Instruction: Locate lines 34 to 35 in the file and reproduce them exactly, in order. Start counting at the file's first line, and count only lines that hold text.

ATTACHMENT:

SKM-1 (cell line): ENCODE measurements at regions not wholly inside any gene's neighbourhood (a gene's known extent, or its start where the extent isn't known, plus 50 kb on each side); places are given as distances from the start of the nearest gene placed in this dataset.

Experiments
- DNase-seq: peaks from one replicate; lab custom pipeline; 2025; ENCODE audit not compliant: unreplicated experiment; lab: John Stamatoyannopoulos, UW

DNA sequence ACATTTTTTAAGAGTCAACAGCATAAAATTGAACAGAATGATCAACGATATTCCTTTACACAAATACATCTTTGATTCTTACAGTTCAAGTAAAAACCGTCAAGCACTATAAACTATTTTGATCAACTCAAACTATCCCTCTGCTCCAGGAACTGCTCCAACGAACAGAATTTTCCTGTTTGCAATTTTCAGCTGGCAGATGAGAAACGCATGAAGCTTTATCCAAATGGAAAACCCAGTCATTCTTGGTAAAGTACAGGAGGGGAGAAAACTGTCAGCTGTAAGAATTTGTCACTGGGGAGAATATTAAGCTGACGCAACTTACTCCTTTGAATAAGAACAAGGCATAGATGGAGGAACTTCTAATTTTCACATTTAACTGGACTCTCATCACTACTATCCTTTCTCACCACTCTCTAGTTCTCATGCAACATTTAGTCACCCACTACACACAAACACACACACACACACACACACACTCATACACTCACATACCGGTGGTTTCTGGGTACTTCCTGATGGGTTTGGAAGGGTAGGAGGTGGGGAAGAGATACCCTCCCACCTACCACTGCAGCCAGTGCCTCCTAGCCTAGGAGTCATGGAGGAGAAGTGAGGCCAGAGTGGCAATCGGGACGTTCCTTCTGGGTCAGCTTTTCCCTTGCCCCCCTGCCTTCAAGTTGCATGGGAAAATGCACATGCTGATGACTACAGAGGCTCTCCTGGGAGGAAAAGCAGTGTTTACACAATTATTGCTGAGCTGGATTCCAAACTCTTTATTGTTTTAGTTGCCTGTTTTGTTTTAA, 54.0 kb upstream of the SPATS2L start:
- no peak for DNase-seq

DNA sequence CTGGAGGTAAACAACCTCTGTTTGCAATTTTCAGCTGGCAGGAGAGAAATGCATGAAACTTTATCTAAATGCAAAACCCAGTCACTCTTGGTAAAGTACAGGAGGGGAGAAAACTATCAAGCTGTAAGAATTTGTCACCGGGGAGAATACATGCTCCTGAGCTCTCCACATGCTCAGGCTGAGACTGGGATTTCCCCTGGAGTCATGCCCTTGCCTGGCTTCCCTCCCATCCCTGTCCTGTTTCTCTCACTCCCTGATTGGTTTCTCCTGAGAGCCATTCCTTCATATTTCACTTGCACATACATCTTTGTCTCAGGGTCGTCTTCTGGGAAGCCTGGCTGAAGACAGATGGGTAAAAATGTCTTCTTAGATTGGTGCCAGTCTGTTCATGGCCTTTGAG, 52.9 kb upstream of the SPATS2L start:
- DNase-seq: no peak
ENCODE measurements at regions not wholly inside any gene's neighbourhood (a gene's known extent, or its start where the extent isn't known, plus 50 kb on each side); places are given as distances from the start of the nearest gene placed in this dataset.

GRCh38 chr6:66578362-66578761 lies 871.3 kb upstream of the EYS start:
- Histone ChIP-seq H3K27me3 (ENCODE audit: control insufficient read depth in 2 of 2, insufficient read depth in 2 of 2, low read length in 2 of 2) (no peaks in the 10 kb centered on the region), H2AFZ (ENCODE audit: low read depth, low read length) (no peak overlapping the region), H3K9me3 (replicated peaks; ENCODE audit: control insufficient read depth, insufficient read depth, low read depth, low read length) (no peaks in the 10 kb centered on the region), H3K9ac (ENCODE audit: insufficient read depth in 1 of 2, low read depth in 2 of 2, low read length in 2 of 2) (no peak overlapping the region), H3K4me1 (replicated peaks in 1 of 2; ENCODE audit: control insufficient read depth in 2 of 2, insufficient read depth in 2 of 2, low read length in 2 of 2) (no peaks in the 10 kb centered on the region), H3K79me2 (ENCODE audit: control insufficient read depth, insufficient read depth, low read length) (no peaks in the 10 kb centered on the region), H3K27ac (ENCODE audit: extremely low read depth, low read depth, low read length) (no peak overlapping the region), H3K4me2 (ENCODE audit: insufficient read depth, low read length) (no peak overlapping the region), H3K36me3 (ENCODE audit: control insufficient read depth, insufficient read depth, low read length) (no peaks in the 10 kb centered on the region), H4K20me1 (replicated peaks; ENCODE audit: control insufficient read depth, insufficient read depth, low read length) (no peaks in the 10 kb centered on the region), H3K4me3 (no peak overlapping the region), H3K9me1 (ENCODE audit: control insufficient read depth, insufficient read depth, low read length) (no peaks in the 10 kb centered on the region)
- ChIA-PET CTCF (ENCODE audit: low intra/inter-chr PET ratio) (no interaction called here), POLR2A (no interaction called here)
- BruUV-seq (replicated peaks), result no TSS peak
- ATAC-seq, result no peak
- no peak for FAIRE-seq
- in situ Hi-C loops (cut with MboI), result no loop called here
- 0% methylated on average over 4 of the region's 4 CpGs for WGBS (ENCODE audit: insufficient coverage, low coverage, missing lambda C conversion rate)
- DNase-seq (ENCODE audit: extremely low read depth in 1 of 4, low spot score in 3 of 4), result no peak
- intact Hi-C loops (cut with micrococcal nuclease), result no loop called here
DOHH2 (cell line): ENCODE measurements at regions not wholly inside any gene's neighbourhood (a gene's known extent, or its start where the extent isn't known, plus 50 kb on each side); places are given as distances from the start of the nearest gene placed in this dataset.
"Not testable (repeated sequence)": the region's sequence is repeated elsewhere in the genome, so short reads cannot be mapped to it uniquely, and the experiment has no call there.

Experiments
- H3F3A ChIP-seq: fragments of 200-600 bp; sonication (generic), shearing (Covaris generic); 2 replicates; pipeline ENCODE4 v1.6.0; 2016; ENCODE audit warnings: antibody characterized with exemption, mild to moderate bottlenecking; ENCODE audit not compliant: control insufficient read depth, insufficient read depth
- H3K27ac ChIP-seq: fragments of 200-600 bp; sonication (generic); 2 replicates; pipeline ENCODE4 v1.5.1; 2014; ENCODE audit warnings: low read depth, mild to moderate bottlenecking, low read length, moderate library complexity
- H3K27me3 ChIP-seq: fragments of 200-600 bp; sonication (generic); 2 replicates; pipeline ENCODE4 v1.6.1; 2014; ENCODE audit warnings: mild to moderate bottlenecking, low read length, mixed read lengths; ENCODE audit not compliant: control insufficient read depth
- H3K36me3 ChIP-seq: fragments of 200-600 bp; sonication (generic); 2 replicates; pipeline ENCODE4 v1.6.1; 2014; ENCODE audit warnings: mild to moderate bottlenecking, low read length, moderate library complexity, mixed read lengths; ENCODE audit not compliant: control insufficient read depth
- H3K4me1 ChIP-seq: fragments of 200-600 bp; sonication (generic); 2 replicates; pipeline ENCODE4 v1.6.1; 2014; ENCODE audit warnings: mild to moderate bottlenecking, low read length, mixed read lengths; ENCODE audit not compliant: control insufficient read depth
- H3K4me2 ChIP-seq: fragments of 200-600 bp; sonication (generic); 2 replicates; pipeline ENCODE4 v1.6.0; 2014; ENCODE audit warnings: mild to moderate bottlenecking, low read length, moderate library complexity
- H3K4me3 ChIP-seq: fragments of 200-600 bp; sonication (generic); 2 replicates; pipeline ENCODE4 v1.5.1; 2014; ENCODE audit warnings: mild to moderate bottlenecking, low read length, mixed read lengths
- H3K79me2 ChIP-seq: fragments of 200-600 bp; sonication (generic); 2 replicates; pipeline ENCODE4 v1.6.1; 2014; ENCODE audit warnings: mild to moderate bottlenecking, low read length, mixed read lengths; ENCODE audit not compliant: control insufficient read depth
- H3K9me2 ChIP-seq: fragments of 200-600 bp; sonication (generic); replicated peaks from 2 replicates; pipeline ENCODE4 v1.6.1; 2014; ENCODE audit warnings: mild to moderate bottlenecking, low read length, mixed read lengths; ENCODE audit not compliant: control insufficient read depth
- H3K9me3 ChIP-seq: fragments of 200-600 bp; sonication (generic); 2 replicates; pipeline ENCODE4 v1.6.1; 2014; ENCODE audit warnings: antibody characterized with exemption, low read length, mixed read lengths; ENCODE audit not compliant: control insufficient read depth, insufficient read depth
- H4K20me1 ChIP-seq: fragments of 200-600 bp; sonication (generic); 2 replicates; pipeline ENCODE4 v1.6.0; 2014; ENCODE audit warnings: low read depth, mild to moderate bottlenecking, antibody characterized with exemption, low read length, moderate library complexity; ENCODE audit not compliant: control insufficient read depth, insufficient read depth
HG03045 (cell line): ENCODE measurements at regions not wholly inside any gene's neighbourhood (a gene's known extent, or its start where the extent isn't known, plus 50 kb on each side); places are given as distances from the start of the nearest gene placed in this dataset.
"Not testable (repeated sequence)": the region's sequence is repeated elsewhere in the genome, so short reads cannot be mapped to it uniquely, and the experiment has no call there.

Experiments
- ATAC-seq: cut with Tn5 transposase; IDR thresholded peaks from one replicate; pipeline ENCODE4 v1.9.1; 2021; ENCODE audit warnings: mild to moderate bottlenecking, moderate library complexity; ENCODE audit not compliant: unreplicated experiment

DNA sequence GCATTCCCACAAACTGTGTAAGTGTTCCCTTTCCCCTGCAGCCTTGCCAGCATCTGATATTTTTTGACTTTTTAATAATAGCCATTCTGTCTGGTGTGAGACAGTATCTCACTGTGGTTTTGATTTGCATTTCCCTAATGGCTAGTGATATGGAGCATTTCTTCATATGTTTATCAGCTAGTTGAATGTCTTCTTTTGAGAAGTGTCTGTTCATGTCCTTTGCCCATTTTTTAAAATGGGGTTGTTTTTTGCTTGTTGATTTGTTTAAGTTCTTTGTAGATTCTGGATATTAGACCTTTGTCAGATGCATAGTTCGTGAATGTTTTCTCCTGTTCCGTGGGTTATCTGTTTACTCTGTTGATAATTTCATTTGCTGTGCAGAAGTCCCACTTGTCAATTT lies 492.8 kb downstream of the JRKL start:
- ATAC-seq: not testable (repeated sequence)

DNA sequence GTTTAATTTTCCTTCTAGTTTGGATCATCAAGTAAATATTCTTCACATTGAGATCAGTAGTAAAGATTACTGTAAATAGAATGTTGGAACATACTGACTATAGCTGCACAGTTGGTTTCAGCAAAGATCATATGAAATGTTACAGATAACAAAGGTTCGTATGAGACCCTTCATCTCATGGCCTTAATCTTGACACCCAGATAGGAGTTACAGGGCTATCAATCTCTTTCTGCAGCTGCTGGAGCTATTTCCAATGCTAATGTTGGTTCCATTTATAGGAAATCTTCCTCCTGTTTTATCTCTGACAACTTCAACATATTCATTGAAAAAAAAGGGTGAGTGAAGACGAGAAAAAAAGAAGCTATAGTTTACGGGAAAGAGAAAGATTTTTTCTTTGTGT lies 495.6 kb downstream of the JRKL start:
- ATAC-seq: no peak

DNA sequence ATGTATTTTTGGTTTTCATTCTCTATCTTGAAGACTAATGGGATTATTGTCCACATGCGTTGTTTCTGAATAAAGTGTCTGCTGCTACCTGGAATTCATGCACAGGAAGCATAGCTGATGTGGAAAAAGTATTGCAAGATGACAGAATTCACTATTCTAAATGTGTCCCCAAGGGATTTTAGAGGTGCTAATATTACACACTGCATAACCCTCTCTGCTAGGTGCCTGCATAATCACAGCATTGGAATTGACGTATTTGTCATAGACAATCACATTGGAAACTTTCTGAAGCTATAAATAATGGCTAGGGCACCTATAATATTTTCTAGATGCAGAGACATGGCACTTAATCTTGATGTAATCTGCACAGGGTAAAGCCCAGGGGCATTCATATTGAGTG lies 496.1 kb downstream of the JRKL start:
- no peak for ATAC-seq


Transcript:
"Not testable (repeated sequence)": the region's sequence is repeated elsewhere in the genome, so short reads cannot be mapped to it uniquely, and the experiment has no call there.

Experiments